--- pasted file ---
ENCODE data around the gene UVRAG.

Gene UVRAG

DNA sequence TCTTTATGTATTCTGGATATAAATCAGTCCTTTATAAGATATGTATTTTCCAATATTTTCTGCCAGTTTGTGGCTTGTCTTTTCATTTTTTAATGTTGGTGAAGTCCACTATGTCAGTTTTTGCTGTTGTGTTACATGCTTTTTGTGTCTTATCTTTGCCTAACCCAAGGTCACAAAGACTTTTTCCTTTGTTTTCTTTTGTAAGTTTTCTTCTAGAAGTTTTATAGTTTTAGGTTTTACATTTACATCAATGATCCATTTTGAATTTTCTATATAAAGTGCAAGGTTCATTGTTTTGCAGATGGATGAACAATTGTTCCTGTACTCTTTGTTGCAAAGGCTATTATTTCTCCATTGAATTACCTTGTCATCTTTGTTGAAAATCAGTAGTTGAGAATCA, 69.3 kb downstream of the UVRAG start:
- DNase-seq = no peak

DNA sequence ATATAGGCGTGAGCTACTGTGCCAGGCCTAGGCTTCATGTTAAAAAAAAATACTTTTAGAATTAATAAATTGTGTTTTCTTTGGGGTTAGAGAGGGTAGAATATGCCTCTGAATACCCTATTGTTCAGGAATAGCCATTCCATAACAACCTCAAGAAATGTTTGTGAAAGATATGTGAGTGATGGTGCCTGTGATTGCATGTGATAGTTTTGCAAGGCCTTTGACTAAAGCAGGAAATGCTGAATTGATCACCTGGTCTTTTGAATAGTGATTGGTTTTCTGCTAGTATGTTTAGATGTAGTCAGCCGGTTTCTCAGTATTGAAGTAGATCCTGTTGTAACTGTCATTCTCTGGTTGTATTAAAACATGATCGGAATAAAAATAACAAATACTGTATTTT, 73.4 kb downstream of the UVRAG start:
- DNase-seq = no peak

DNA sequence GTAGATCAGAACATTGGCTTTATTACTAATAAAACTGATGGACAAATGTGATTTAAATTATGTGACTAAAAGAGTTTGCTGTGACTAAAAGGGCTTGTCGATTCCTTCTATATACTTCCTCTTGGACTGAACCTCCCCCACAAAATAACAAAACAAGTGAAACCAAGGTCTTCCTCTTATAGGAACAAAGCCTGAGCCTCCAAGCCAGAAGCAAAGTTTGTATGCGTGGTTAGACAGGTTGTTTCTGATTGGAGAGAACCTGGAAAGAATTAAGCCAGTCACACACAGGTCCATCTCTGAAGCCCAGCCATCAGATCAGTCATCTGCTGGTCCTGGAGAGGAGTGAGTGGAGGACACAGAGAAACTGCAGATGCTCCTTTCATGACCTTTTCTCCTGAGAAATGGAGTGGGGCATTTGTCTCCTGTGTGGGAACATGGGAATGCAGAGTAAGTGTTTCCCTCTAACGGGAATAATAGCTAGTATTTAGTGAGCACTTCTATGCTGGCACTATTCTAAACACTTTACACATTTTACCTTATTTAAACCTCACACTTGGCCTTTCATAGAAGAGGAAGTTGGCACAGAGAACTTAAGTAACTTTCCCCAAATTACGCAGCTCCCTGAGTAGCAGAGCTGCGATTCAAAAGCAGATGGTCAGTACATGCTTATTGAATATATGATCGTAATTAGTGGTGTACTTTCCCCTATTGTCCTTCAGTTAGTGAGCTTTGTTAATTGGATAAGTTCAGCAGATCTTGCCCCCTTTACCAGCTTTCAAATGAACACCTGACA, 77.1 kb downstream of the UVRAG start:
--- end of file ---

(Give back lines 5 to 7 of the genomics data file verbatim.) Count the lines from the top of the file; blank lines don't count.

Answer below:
DNA sequence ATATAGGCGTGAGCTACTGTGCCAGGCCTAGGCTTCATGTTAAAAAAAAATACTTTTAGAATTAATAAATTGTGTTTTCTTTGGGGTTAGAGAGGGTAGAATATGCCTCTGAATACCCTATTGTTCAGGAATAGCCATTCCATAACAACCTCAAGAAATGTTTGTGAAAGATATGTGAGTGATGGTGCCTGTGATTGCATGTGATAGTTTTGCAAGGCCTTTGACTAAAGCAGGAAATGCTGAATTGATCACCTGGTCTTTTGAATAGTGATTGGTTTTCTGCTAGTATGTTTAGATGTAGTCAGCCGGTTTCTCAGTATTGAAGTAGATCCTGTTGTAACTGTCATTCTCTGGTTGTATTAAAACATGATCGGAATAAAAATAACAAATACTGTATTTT, 73.4 kb downstream of the UVRAG start:
- DNase-seq = no peak

DNA sequence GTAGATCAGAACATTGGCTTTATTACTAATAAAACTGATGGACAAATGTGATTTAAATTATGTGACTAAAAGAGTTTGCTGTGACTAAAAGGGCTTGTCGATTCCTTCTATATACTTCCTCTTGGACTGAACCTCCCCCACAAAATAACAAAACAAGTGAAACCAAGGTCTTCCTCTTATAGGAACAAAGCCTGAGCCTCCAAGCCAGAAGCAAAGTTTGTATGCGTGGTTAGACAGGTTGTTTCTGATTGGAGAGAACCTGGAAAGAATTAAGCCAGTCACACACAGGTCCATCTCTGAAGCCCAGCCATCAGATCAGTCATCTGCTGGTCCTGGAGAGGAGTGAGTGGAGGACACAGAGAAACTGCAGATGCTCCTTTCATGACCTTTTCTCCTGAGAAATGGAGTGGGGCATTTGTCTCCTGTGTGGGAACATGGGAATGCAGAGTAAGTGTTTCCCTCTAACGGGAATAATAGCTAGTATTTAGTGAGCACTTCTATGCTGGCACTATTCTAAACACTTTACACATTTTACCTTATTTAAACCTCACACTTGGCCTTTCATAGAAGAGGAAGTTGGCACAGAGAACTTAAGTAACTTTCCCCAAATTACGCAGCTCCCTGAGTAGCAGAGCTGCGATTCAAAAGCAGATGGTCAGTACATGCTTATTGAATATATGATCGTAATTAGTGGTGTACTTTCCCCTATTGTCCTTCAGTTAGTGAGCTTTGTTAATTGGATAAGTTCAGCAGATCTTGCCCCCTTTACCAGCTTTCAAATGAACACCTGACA, 77.1 kb downstream of the UVRAG start: